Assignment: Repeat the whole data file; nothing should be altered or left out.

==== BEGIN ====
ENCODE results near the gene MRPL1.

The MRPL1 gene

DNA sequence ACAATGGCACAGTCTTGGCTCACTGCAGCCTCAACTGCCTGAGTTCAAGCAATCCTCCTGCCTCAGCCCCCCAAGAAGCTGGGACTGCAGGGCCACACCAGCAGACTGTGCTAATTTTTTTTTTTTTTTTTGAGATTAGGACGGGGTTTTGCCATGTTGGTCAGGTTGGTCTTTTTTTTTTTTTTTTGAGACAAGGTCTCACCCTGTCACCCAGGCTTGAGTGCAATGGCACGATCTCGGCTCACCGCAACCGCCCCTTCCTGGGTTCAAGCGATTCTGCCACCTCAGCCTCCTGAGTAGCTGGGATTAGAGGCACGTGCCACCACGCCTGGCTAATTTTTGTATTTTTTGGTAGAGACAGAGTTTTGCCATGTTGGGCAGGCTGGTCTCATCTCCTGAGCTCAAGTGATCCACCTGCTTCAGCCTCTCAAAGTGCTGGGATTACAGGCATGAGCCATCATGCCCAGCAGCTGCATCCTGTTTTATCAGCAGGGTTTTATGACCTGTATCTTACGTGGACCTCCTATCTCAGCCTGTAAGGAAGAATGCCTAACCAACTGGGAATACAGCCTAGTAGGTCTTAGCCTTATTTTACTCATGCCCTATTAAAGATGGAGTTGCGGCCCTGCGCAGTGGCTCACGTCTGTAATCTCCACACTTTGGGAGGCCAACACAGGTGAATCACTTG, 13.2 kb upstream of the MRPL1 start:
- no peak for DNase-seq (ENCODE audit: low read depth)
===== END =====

ENCODE results near the gene MRPL1.

The MRPL1 gene

DNA sequence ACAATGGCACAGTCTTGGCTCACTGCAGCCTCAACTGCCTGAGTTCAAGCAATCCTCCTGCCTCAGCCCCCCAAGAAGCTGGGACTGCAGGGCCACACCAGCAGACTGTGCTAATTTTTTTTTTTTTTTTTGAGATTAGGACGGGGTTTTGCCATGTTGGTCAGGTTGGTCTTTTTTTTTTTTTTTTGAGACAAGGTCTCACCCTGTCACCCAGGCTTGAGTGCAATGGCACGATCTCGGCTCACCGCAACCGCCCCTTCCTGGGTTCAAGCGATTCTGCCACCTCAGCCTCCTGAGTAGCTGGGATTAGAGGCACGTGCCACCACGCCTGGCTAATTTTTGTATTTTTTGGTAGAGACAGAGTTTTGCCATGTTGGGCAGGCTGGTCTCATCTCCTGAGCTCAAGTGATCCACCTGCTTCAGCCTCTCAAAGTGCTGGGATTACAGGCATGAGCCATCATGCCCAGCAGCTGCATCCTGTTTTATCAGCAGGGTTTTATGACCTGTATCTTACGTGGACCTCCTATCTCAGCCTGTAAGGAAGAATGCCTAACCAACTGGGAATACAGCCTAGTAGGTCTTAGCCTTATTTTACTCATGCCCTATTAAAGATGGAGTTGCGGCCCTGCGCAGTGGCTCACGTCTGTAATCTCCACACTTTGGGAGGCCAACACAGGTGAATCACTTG, 13.2 kb upstream of the MRPL1 start:
- no peak for DNase-seq (ENCODE audit: low read depth)